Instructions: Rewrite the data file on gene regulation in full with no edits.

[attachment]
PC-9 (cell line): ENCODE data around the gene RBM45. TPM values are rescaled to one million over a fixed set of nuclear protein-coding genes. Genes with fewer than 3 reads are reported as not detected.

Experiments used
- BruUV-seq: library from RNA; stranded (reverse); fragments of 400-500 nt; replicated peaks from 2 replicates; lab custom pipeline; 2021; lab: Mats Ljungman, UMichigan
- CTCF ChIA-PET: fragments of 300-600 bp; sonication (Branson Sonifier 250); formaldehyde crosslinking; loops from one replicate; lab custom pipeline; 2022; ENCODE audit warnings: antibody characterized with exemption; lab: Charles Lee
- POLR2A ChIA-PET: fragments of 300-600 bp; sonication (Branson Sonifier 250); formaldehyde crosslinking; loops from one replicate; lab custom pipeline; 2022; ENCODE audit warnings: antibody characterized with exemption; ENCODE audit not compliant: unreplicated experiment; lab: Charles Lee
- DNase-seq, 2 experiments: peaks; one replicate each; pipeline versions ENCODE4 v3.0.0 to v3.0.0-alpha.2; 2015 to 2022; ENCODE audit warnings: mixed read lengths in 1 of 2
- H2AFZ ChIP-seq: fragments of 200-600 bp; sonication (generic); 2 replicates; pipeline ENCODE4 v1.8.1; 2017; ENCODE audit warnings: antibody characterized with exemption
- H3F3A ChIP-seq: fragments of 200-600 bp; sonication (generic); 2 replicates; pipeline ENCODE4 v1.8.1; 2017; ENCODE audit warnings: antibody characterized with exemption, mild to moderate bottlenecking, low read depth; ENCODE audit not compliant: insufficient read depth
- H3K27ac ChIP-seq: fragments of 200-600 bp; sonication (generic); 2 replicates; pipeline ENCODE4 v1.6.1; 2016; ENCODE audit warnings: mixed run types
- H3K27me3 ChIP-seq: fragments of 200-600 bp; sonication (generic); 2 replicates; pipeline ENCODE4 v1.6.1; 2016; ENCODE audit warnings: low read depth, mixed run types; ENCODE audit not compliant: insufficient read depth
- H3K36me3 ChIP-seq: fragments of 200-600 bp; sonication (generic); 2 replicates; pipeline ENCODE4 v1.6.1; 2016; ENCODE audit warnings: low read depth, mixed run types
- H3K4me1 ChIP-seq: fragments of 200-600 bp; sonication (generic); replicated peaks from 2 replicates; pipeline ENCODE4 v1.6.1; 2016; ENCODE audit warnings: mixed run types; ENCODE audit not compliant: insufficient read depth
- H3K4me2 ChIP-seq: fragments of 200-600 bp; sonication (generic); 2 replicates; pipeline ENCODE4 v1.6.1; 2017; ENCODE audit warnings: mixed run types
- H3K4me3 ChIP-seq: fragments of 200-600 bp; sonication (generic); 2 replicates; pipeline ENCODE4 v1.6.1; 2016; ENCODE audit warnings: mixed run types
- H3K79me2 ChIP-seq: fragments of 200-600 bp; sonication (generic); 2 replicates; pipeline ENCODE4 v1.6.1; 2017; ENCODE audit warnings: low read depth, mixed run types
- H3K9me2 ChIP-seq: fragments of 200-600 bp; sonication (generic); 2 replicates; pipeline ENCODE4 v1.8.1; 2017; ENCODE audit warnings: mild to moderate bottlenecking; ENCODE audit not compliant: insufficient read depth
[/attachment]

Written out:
PC-9 (cell line): ENCODE data around the gene RBM45. TPM values are rescaled to one million over a fixed set of nuclear protein-coding genes. Genes with fewer than 3 reads are reported as not detected.

Experiments used
- BruUV-seq: library from RNA; stranded (reverse); fragments of 400-500 nt; replicated peaks from 2 replicates; lab custom pipeline; 2021; lab: Mats Ljungman, UMichigan
- CTCF ChIA-PET: fragments of 300-600 bp; sonication (Branson Sonifier 250); formaldehyde crosslinking; loops from one replicate; lab custom pipeline; 2022; ENCODE audit warnings: antibody characterized with exemption; lab: Charles Lee
- POLR2A ChIA-PET: fragments of 300-600 bp; sonication (Branson Sonifier 250); formaldehyde crosslinking; loops from one replicate; lab custom pipeline; 2022; ENCODE audit warnings: antibody characterized with exemption; ENCODE audit not compliant: unreplicated experiment; lab: Charles Lee
- DNase-seq, 2 experiments: peaks; one replicate each; pipeline versions ENCODE4 v3.0.0 to v3.0.0-alpha.2; 2015 to 2022; ENCODE audit warnings: mixed read lengths in 1 of 2
- H2AFZ ChIP-seq: fragments of 200-600 bp; sonication (generic); 2 replicates; pipeline ENCODE4 v1.8.1; 2017; ENCODE audit warnings: antibody characterized with exemption
- H3F3A ChIP-seq: fragments of 200-600 bp; sonication (generic); 2 replicates; pipeline ENCODE4 v1.8.1; 2017; ENCODE audit warnings: antibody characterized with exemption, mild to moderate bottlenecking, low read depth; ENCODE audit not compliant: insufficient read depth
- H3K27ac ChIP-seq: fragments of 200-600 bp; sonication (generic); 2 replicates; pipeline ENCODE4 v1.6.1; 2016; ENCODE audit warnings: mixed run types
- H3K27me3 ChIP-seq: fragments of 200-600 bp; sonication (generic); 2 replicates; pipeline ENCODE4 v1.6.1; 2016; ENCODE audit warnings: low read depth, mixed run types; ENCODE audit not compliant: insufficient read depth
- H3K36me3 ChIP-seq: fragments of 200-600 bp; sonication (generic); 2 replicates; pipeline ENCODE4 v1.6.1; 2016; ENCODE audit warnings: low read depth, mixed run types
- H3K4me1 ChIP-seq: fragments of 200-600 bp; sonication (generic); replicated peaks from 2 replicates; pipeline ENCODE4 v1.6.1; 2016; ENCODE audit warnings: mixed run types; ENCODE audit not compliant: insufficient read depth
- H3K4me2 ChIP-seq: fragments of 200-600 bp; sonication (generic); 2 replicates; pipeline ENCODE4 v1.6.1; 2017; ENCODE audit warnings: mixed run types
- H3K4me3 ChIP-seq: fragments of 200-600 bp; sonication (generic); 2 replicates; pipeline ENCODE4 v1.6.1; 2016; ENCODE audit warnings: mixed run types
- H3K79me2 ChIP-seq: fragments of 200-600 bp; sonication (generic); 2 replicates; pipeline ENCODE4 v1.6.1; 2017; ENCODE audit warnings: low read depth, mixed run types
- H3K9me2 ChIP-seq: fragments of 200-600 bp; sonication (generic); 2 replicates; pipeline ENCODE4 v1.8.1; 2017; ENCODE audit warnings: mild to moderate bottlenecking; ENCODE audit not compliant: insufficient read depth